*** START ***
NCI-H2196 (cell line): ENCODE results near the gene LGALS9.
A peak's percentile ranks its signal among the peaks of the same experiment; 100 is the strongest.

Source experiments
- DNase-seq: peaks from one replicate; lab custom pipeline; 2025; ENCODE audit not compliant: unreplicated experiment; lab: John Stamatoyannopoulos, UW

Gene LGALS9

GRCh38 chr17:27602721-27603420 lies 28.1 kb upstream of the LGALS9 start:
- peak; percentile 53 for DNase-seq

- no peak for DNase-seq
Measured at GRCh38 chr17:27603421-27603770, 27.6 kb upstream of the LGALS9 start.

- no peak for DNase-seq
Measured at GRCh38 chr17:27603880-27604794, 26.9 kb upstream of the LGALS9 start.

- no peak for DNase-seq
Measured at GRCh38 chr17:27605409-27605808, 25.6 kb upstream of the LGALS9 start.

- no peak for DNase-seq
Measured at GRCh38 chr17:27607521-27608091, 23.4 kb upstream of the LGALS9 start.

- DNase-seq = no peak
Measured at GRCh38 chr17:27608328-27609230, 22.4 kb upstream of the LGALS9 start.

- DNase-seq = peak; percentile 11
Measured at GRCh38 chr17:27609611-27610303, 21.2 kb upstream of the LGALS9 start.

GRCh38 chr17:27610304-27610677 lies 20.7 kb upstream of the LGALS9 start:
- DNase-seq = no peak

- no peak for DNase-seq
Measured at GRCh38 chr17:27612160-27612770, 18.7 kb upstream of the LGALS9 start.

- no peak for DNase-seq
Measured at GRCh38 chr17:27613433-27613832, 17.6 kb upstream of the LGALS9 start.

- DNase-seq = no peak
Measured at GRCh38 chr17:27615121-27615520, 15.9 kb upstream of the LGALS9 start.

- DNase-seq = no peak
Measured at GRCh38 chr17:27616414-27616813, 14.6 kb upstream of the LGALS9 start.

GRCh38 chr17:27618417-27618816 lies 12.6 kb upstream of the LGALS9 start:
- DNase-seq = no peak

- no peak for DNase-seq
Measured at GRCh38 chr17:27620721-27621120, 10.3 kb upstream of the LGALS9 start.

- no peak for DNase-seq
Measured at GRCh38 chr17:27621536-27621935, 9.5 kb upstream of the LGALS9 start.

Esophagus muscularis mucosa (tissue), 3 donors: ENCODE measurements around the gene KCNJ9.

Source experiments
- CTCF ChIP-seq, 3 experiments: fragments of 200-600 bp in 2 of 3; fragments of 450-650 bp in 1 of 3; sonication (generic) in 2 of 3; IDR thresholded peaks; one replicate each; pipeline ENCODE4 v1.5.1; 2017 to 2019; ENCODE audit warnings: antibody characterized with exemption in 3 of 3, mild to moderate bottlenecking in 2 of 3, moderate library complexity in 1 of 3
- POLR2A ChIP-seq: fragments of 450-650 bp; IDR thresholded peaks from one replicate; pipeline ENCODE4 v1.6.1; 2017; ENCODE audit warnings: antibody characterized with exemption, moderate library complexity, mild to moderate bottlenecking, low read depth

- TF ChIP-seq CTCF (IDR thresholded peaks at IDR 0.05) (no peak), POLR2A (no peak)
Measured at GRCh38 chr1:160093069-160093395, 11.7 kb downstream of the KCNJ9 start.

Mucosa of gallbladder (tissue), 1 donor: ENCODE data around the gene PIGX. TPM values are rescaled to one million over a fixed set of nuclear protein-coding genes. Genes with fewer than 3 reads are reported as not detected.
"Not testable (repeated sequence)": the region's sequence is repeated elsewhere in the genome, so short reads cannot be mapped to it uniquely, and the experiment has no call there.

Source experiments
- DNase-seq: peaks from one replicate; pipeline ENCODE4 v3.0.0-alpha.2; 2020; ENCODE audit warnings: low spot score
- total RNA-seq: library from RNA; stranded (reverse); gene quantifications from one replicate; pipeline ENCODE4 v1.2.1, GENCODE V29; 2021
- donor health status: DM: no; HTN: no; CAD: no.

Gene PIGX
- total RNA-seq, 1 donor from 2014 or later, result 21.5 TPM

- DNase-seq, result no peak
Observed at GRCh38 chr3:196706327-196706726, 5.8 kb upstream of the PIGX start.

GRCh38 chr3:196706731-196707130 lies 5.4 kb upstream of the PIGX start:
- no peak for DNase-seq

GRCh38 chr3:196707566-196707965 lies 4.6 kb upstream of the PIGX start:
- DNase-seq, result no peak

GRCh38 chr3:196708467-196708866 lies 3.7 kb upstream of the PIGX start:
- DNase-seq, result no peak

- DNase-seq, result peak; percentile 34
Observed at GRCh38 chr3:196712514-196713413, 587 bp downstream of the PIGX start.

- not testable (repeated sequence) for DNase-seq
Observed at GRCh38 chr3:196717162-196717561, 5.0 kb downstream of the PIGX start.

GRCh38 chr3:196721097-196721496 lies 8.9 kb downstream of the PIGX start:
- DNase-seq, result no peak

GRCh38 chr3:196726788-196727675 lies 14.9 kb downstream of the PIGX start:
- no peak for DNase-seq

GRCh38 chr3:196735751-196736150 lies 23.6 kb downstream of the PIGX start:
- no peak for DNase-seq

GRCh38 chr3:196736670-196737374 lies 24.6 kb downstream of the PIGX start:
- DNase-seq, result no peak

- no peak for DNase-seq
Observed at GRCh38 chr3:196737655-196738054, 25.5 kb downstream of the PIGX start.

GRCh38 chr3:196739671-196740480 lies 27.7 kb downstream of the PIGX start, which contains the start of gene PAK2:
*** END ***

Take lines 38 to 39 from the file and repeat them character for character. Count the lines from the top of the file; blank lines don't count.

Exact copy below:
- CTCF ChIP-seq, 3 experiments: fragments of 200-600 bp in 2 of 3; fragments of 450-650 bp in 1 of 3; sonication (generic) in 2 of 3; IDR thresholded peaks; one replicate each; pipeline ENCODE4 v1.5.1; 2017 to 2019; ENCODE audit warnings: antibody characterized with exemption in 3 of 3, mild to moderate bottlenecking in 2 of 3, moderate library complexity in 1 of 3
- POLR2A ChIP-seq: fragments of 450-650 bp; IDR thresholded peaks from one replicate; pipeline ENCODE4 v1.6.1; 2017; ENCODE audit warnings: antibody characterized with exemption, moderate library complexity, mild to moderate bottlenecking, low read depth